Reviews

  • slide

      A Girl Walks Home Alone at Night (6/10)


        This movie is all about style over substance. And stylish it absolutely is. The (black and white) photography is exceptional; every scene is planned for its visuals. And the soundtrack is truly excellent as well. The combination sets out a great atmosphere throughout the entire movie and it is visually and aurally outstanding.


        Continue reading

  • slide

      Gattaca (10/10)


        Gattaca, like all he very best sic-fi, tells a tale yet manages to deal with broader human issues. It is set in a future where discrimination has now become a science, but it is not based on gender or skin colour but on your genetic code, your DNA. Many children in the society portrayed are genetically designed and have any flaws or imperfections designed out by scientists. The world is now divided between those lucky ones whose parents chose or could afford this route, and the rest, who for whatever reason end up being born naturally.


        Continue reading

  • slide

      American Sniper (6/10)


        The real story of Chris Kyle, US Navy Seal and sniper, is remarkable. He was credited with 160 kills in the Iraq War, more than any sniper in US military history. In Clint Eastwood’s depiction this is a man with strong moral convictions, who believes he is defending his country and shows no regret as he skilfully picks off militant after militant who present a threat to his colleagues.


        Continue reading

  • slide

      The Lives of Others (8/10)


        The story of Stasi agent Wiesler, who spies on a playwright Georg Dreyman and his girlfriend actress Christa-Maria Sieland, is a slow one. But one that does not get boring. The tension is built slowly and at times you keep wondering what all the fuss is really about – why does the Stasi care so much about these two people…?


        Continue reading

  • slide

      Lost River (7/10)


        The story of Lost River is at best one of a family trying to keep its head above water against the odds. But I don’t think you should watch this movie for its plot. It is one of those movies you just have to experience for its atmosphere.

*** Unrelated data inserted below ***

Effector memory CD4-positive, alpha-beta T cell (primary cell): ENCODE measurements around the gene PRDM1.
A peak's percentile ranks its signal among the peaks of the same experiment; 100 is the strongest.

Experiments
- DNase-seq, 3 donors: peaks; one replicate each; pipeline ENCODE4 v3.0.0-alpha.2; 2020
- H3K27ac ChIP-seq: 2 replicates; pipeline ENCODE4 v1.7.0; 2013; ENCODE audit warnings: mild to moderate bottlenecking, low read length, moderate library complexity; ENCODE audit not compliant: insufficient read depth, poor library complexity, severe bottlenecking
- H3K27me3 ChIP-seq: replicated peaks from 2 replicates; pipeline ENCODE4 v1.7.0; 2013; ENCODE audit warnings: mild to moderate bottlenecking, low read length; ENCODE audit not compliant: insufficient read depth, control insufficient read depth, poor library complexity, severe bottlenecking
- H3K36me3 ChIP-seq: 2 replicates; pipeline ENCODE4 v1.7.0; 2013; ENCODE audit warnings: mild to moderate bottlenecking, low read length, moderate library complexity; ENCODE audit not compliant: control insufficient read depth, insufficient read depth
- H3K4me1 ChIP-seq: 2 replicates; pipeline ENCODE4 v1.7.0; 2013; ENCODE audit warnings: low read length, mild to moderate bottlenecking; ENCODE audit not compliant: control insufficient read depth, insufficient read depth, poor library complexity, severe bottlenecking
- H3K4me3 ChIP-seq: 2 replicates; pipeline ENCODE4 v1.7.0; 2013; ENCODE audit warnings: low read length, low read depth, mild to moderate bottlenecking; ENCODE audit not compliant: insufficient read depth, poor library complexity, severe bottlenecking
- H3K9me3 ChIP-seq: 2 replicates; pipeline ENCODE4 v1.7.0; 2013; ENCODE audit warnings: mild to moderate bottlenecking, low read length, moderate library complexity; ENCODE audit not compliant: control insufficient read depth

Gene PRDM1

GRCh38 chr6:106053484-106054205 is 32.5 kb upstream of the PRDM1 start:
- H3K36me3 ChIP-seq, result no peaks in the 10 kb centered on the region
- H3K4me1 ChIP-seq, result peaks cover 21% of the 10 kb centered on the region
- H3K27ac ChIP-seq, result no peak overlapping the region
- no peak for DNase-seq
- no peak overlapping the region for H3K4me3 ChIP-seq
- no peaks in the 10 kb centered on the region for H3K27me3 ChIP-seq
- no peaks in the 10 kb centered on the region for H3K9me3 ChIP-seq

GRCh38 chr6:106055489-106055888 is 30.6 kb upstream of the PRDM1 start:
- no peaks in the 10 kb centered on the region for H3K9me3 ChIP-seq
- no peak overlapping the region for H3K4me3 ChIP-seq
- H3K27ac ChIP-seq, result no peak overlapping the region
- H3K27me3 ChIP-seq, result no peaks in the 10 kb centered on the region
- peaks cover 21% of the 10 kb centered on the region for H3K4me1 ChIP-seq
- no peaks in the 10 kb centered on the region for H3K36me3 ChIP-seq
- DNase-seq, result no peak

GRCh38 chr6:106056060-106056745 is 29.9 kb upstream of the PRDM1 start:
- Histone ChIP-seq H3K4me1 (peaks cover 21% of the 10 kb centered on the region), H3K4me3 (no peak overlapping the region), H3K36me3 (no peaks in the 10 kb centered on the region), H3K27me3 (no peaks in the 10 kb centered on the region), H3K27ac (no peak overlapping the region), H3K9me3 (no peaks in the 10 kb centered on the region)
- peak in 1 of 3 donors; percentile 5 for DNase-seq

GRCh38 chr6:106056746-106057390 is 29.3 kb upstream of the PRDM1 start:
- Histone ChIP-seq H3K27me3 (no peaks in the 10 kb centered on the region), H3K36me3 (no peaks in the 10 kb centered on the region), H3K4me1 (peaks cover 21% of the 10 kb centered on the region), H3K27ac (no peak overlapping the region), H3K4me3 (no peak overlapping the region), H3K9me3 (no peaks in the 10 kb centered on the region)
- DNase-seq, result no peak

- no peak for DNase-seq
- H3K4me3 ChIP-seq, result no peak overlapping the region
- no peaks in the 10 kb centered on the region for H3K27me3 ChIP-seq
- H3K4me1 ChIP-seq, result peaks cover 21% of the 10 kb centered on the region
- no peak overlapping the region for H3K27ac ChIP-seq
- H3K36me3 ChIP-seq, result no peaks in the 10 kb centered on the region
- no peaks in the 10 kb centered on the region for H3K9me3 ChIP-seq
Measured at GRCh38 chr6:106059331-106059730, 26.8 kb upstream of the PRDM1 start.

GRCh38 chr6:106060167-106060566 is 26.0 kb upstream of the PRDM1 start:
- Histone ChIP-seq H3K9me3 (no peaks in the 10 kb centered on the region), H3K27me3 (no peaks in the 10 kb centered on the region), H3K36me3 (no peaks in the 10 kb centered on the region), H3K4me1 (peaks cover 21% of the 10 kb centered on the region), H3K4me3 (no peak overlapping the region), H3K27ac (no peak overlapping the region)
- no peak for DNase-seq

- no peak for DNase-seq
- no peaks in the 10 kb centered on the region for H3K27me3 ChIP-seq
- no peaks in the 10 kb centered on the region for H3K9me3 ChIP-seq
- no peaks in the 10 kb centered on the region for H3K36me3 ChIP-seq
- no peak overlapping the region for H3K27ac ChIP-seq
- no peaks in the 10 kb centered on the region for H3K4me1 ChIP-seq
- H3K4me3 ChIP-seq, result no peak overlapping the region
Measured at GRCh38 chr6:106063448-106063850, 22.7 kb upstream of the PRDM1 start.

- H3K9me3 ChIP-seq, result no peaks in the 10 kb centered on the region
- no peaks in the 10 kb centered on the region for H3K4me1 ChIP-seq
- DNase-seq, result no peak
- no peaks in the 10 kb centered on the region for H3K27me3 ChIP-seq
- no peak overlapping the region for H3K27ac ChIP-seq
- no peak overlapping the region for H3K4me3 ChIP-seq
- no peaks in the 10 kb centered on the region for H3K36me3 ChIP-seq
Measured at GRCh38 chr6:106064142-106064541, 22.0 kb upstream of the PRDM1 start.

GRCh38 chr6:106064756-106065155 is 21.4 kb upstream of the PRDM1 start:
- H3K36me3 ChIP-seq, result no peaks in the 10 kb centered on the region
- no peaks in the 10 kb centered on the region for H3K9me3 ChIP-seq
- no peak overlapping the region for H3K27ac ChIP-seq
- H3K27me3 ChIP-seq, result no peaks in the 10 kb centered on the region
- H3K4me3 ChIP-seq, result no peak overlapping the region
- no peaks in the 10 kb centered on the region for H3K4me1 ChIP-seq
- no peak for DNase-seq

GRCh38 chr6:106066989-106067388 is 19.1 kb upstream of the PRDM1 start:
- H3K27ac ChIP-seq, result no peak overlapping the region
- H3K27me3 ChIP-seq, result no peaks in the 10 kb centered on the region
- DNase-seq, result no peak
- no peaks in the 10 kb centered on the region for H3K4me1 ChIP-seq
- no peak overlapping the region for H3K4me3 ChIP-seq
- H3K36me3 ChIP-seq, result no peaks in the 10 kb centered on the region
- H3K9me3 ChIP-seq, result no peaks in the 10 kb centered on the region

Continue reading

  • slide

      Kidnapping Mr. Heineken (4/10)


        Kidnapping Mr. Heineken It was the perfect crime until they got away with it. 2015Action, Crime, Drama, Thriller Click an icon to see more Overview The true story of the kidnapping of Freddy Heineken, the grandson of the founder of the Heineken brewery, and his driver. They were released after a ransom of 35 million […]


        Continue reading

  • slide

      The Water Diviner (4/10)


        Now how best to describe this directorial debut of Russell Crowe… A pretentious hotchpotch or a melodramatic mishmash?

        Connor (Crowe) is the water diviner, an Australian farmer with the gift to find things deep under the soil. At his farm, he uses this rare skill to find water in drought-stricken Victoria. When his three sons join the battle of Gallipoli in 1919 they die amongst thousands of other ANZAC soldiers. Guilted into action by his wife, Connor travels to Turkey to use his special skill to find the bodies of his sons so he can bring them home for a proper burial.


        Continue reading

  • slide

      Lilting (6/10)


        Junn is a Cambodian-Chinese mother who has lived in England for years but doesn’t speak any English. She is upset with her son Kai who has put her in a retirement home instead of having her live with him. But Kai is too afraid to tell her he is gay and living with his boyfriend Richard.


        Continue reading

  • slide

      Enemy (4/10)


        Despite its mainstream lead, this is an arthouse movie. And a boring one unfortunately… It’s hard to describe why without spoilers – it is one of those movie that needs analysis during and after viewing to make sense.


        Continue reading

  • slide

      The Riot Club (5/10)


        Apparently the Riot Club is (loosely?) based on the real-life Oxford Bullingdon Club, which has had some (in)famous members like PM David Cameron and London Mayor Boris Johnson. It’s that kind of background that brings a level of interest to the movie: the first half or so the boys do an excellent job portraying themselves as proudly priviliged and spoilt twats that you love to hate. And that makes you wonder whether such people and behaviour still exists in the upper echelons of the British social hierarchy.


        Continue reading